Why does my GP ask so many questions rather than just tell me what is wrong?

Most diagnosis by all doctors is reached from information gathered from the patient. Therefore it is important that we gather as much relevant information as necessary to do this. Investigations can be helpful to diagnose but remember most diagnosis is reached from talking to you. In addition we do not have access to immediate scans and blood results.

My GP looks at a book for drug doses. Why?

We can’t remember all drugs doses and sometimes have to look these up. It’s better to be accurate if we are unsure. In addition there are multiple doses for children depending on their age.

I have been asked to come back for a follow up. Should I?

Yes. If your GP feels you should attend again to review your condition it is important to do this. This will also prevent asking for an emergency appointment in case things haven’t improved. If your GP has asked that you come back in a few weeks he/she may also want to see how your condition is evolving or discuss blood results that you have yet to have done.

I came back a few weeks later and another GP said I had something else? Was I misdiagnosed?

Not necessarily. Symptoms evolve. We can only base our diagnosis based on what you present with at the time of seeing us. Symptoms and conditions evolve over time.

I came about my sore foot. Why am I having my BP taken or asked about smoking or if I am up to date with my smears?

We may try to opportunistically help with health promotion. You may not attend to see us often and it may be the only chance we get to discuss these areas which can help improve your health.

Giving Out Results Over The Telephone

As a Medical Receptionist you are bound by patient confidentiality. It can at times bedifficult and can almost look as you are being most unhelpful.

It is vital that you have a good understanding of patient confidentiality – understand what you can and cannot say or do.  If you are unsure of a situation ask someone who knows before you give out any information.

In my experience when working in Reception I was amazed at the lengths people would go to try to access patient information – wives phoning for their husbands results. Mothers phoning up for their daughter’s pregnancy results, mothers phoning up for the “children’s” results – where the children were over 21 years of age and capable of doing so themselves.

I had a woman on the phone asking for her daughter’s pregnancy results. I explained that due to patient confidentiality that I was unable to discuss the results with her. She got pretty abusive – when that didn’t work she said that her daughter was at college and couldn’t phone. I asked if her daughter could phone in her lunch hour and again my head was bitten off. I stayed calm throughout the conversation and the mother didn’t get the results.

Then 10 minutes later she phoned again (obviously hoping to speak to a different Receptionist) But she got me again. This time she tried to make out that she was the daughter phoning (the patient).  It was quite obvious that I was talking to the same person as I did 10 minutes ago. But I could not prove it.

Question: As a Receptionist what would you have done in this situation?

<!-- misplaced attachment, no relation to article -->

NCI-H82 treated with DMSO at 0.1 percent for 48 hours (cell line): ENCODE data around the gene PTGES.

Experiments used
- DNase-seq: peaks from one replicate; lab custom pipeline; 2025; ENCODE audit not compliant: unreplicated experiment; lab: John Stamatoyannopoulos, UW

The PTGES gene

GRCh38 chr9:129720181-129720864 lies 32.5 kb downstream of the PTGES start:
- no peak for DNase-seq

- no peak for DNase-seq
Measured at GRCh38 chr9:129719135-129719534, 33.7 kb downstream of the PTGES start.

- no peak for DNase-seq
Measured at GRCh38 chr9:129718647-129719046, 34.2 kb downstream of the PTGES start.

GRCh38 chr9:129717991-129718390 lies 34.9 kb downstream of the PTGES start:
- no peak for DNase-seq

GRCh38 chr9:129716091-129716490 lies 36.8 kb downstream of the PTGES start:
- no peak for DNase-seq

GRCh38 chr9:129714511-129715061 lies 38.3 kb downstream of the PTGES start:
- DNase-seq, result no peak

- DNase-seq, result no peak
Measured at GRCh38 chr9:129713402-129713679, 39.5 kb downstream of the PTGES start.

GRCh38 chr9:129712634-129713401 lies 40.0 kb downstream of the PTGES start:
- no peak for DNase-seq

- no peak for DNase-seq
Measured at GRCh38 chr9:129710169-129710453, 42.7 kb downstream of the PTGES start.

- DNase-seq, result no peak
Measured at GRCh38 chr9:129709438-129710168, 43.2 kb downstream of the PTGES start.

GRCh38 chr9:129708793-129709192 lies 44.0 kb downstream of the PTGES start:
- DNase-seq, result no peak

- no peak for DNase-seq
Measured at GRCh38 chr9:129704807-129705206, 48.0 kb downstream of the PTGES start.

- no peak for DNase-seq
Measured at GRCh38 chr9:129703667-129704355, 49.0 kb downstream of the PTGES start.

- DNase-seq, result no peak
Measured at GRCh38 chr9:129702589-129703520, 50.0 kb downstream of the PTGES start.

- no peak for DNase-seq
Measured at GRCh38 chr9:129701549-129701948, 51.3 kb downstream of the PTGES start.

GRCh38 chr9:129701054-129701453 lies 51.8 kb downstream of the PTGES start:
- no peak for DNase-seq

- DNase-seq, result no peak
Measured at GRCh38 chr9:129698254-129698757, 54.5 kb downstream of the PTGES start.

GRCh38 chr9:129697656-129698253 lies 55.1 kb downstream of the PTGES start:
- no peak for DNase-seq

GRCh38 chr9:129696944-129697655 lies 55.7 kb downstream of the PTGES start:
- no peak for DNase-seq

Answer: You could ask the patient some questions to ascertain that they in fact were the patient.

  • You could ask the caller their DOB (date of birth) This one is not 100% full proof as for example the mother of the daughter would have had this information.

You could ask the patient when the test was done. Ask the caller when they had the test done? Asking them the time their appointment was?

 Ask the caller to confirm their mobile telephone number. You could ask the patient to confirm their mobile telephone number – not everyone would readily know another person’s mobile telephone off by heart.

You could ask the caller who they had seen in Surgery last. If the caller had been in to see a Doctor regarding the tests you could ask the caller who they came in to see regarding the tests.

Of course the caller might in fact know all of the above. You have all the patient information on the screen in front of you and there could be several questions that you could ask to confirm you are speaking to the patient.

If they are unable to answer your questions and you feel in any way that the caller is not in fact the patient you should not give out the results.

You could say to the caller that you do not have the results in front of you and that you will call them back or get the Doctor/Nurse to call them back. That way if the Doctor/Nurse calls the patient back they will be speaking directly to the patient themselves.

If you have followed some of the above or followed confidentiality procedures that you’re Practice gives and you give out results to someone other than the patient you cannot be held responsible. You have taken ever possible action to ensure that the caller was in fact the patient.

If you are anyway unsure that the results you have given to the caller might not be the patient – but could not actually prove it – then make a record of the call. Just say that you gave the results to the caller – you suspected that the caller might not have been the patient but they supplied you with the information you asked for.

Always cover yourself my making a record of any doubts you might have.

It is vital that you have a good understanding of Patient Confidentiality and what you can and cannot say.